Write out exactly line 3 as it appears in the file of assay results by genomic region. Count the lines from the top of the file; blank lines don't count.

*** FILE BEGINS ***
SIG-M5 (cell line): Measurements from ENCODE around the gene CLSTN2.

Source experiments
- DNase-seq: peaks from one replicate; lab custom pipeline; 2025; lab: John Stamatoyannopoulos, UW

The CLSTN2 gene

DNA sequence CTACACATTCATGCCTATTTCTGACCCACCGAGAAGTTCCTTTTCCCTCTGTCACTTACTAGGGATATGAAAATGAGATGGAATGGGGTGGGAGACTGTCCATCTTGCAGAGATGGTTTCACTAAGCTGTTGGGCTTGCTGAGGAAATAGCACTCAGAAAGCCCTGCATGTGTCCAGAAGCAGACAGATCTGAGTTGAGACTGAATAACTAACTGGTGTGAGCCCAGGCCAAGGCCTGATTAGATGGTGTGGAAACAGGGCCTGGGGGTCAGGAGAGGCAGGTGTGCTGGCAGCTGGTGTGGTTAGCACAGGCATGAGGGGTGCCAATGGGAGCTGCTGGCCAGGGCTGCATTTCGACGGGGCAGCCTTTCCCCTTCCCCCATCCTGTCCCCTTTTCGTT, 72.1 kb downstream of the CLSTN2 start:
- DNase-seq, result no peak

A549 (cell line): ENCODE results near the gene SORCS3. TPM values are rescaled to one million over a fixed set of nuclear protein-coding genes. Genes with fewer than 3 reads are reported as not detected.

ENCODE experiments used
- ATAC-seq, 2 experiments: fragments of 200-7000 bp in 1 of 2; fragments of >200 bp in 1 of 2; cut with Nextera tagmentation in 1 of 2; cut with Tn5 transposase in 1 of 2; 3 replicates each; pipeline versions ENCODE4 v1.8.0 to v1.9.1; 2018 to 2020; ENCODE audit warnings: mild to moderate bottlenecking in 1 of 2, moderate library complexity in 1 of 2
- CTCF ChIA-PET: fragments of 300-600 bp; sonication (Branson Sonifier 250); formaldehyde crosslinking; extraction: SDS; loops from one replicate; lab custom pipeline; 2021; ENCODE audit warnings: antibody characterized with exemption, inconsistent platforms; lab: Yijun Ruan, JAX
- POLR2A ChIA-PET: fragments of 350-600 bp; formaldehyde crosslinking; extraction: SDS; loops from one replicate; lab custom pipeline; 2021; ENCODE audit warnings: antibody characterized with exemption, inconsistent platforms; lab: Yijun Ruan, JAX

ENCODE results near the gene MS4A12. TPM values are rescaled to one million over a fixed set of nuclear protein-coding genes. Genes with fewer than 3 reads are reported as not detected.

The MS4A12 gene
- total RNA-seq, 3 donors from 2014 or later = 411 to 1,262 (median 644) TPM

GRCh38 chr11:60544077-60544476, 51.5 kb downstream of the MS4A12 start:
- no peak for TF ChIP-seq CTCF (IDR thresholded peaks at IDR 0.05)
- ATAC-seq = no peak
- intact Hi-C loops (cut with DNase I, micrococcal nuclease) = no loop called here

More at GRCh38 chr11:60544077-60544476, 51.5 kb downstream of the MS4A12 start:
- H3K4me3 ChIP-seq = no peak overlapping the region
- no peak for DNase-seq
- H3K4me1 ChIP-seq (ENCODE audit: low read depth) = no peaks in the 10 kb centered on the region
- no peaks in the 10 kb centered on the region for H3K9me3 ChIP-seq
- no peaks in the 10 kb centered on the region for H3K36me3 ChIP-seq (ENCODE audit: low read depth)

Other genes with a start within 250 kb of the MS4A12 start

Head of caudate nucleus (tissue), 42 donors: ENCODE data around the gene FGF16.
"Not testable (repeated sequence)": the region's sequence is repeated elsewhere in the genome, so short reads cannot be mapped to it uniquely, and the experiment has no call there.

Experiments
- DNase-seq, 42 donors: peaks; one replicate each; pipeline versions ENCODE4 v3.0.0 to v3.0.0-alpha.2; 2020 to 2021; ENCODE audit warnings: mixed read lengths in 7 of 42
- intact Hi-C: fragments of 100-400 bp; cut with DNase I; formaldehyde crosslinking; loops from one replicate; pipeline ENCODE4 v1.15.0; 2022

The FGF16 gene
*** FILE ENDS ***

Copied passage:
- DNase-seq: peaks from one replicate; lab custom pipeline; 2025; lab: John Stamatoyannopoulos, UW